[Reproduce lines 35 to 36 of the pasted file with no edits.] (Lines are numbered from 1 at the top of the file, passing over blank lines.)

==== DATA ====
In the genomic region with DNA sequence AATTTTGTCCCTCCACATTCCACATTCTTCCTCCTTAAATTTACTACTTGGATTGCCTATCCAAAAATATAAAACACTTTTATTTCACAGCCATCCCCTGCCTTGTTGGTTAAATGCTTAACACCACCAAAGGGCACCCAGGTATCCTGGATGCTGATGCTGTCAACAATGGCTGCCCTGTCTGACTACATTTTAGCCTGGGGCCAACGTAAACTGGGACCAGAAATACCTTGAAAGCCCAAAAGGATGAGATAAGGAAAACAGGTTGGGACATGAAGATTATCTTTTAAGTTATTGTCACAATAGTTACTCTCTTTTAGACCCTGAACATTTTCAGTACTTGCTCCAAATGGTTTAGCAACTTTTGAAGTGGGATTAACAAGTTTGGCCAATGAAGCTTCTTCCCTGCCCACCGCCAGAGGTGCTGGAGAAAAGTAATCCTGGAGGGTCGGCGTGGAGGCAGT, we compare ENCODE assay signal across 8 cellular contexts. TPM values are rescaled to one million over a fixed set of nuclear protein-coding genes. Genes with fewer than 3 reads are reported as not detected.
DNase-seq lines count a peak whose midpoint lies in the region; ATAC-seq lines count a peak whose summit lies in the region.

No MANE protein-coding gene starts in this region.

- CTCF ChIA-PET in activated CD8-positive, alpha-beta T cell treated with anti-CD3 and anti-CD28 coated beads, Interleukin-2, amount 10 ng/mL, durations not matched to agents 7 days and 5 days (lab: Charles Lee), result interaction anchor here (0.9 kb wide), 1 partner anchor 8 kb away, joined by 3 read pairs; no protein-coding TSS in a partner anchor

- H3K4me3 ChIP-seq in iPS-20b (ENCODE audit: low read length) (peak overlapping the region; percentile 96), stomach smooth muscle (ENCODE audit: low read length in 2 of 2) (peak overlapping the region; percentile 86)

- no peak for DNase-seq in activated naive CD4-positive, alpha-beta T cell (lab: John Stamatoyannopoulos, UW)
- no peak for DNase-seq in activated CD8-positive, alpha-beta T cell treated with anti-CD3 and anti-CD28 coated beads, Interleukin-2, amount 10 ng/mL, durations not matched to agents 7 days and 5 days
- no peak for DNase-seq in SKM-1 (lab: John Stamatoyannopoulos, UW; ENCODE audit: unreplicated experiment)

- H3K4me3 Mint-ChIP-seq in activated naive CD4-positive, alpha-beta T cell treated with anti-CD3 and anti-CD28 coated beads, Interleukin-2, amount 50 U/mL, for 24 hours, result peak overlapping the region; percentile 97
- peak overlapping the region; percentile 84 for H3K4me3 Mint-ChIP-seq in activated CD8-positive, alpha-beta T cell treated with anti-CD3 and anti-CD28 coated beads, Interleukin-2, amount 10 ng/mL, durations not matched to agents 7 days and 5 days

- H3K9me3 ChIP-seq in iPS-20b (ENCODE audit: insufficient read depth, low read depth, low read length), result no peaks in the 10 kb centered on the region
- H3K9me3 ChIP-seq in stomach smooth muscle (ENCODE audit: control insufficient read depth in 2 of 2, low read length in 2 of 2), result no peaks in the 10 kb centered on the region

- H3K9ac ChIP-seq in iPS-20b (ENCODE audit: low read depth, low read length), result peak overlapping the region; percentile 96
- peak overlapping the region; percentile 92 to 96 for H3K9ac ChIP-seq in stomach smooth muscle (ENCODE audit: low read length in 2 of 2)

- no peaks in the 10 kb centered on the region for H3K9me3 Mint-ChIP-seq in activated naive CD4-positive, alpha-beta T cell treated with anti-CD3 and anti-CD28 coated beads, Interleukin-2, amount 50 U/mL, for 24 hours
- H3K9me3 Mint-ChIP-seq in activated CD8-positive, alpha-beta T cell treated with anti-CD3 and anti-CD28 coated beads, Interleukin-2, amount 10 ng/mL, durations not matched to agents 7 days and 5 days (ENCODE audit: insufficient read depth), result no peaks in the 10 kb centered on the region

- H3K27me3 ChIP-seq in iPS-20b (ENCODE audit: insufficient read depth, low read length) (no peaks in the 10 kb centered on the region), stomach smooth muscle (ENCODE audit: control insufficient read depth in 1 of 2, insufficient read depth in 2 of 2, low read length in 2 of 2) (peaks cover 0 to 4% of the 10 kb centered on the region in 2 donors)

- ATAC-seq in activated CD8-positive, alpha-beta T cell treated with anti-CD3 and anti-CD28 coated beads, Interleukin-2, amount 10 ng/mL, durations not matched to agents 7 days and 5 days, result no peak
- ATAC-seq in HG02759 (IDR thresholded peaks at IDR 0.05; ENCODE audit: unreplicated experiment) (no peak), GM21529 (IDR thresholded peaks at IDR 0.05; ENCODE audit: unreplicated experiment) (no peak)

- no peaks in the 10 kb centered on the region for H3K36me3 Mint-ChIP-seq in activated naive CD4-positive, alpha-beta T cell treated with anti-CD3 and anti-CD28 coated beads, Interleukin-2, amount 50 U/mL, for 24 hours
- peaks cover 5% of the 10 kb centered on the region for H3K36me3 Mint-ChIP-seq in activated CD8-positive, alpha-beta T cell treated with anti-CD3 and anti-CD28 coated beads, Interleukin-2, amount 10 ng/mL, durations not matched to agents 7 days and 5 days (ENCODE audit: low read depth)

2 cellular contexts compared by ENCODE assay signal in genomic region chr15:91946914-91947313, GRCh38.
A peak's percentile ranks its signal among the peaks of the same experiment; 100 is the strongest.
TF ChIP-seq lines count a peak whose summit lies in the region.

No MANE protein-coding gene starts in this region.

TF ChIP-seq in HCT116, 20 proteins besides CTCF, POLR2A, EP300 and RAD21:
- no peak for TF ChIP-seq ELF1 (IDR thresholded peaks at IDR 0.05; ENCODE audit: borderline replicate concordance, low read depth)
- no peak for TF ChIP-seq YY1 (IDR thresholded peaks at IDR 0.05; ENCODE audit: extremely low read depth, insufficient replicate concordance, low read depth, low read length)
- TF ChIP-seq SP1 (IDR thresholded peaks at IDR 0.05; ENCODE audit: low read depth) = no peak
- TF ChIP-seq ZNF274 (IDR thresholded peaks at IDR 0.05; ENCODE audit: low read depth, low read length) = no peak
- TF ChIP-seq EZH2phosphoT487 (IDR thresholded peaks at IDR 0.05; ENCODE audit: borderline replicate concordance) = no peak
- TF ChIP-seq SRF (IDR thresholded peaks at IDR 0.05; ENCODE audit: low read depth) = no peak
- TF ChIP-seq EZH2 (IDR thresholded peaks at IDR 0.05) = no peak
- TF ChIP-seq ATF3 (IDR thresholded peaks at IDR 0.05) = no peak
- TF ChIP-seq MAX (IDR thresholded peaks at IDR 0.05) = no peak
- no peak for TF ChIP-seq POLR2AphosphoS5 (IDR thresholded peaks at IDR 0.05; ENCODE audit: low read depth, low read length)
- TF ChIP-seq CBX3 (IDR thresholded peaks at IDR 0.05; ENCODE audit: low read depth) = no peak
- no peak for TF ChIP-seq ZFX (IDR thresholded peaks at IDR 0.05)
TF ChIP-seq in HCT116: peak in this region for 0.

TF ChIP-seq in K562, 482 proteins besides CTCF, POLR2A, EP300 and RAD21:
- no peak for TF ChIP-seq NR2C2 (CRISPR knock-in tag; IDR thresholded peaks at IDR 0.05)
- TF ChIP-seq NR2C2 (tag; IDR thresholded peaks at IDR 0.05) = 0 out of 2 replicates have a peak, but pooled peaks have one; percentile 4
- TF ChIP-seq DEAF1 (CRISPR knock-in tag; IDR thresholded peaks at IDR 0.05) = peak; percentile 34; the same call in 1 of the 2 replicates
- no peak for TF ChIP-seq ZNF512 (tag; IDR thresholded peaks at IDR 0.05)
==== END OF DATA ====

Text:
- TF ChIP-seq MAX (IDR thresholded peaks at IDR 0.05) = no peak
- no peak for TF ChIP-seq POLR2AphosphoS5 (IDR thresholded peaks at IDR 0.05; ENCODE audit: low read depth, low read length)